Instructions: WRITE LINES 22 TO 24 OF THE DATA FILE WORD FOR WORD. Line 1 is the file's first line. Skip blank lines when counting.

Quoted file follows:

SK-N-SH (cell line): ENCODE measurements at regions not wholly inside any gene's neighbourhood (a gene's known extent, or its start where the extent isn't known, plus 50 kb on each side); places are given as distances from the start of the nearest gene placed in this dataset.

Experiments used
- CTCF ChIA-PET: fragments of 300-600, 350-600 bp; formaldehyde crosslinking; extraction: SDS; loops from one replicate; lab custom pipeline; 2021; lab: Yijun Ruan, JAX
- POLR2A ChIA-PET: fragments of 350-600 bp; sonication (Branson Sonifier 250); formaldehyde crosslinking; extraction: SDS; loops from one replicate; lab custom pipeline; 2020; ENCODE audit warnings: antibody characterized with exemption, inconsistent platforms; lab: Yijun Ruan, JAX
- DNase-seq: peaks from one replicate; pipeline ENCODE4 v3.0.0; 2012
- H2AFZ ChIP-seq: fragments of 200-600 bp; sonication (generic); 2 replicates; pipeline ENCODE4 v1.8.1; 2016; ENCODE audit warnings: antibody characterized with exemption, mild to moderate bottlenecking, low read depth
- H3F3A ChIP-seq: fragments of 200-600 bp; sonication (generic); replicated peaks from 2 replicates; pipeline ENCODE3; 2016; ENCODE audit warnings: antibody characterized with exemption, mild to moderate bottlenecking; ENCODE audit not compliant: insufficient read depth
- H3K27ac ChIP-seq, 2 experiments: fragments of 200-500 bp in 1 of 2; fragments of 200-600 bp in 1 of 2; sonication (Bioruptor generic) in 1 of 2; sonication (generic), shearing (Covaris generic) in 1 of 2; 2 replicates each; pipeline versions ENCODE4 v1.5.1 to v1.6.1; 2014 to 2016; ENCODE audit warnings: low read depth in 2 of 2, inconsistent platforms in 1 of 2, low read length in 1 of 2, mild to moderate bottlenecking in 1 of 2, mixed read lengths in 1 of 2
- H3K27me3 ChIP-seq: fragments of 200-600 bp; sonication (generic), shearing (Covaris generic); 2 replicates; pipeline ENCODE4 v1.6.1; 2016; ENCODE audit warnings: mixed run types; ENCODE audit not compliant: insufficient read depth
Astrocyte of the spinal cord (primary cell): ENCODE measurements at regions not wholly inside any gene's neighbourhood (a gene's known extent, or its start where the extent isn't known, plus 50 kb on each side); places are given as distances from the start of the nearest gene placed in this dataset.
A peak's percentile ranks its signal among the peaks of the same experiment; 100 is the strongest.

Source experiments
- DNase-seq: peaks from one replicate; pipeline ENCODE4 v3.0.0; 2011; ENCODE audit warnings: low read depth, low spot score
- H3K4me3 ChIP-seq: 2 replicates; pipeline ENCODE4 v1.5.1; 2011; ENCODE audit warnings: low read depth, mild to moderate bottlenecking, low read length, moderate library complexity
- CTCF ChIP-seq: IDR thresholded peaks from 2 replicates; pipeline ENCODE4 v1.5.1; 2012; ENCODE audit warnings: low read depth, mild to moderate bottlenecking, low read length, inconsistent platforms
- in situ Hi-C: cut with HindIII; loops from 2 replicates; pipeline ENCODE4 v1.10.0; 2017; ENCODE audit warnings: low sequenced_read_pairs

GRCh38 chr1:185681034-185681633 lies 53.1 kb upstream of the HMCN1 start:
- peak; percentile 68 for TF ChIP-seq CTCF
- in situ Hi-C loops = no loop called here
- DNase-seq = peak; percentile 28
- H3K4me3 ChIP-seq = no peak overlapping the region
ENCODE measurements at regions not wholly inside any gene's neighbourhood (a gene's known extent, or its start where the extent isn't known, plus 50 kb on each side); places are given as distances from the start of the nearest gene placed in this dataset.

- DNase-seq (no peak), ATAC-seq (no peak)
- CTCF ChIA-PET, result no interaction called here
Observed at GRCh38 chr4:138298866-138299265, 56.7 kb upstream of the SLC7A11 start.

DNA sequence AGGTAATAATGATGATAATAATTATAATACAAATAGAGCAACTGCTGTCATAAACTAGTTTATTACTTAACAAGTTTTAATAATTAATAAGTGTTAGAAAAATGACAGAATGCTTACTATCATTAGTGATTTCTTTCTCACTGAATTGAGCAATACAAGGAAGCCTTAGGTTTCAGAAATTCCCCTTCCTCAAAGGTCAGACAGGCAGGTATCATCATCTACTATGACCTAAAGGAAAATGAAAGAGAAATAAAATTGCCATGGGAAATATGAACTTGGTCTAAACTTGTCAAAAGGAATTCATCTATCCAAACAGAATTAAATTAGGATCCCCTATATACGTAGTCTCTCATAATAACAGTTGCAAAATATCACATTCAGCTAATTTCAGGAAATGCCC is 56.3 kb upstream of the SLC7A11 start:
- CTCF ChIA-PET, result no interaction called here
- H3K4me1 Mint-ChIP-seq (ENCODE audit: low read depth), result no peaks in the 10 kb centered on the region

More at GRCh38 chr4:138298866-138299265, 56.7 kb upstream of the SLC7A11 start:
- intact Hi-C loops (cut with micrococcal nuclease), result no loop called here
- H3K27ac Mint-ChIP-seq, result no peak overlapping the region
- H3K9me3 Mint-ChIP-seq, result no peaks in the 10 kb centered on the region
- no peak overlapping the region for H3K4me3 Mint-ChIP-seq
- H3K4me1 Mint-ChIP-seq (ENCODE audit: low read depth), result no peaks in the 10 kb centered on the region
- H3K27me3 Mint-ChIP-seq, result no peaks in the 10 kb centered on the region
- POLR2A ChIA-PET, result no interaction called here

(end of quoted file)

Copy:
ENCODE measurements at regions not wholly inside any gene's neighbourhood (a gene's known extent, or its start where the extent isn't known, plus 50 kb on each side); places are given as distances from the start of the nearest gene placed in this dataset.

- DNase-seq (no peak), ATAC-seq (no peak)
- CTCF ChIA-PET, result no interaction called here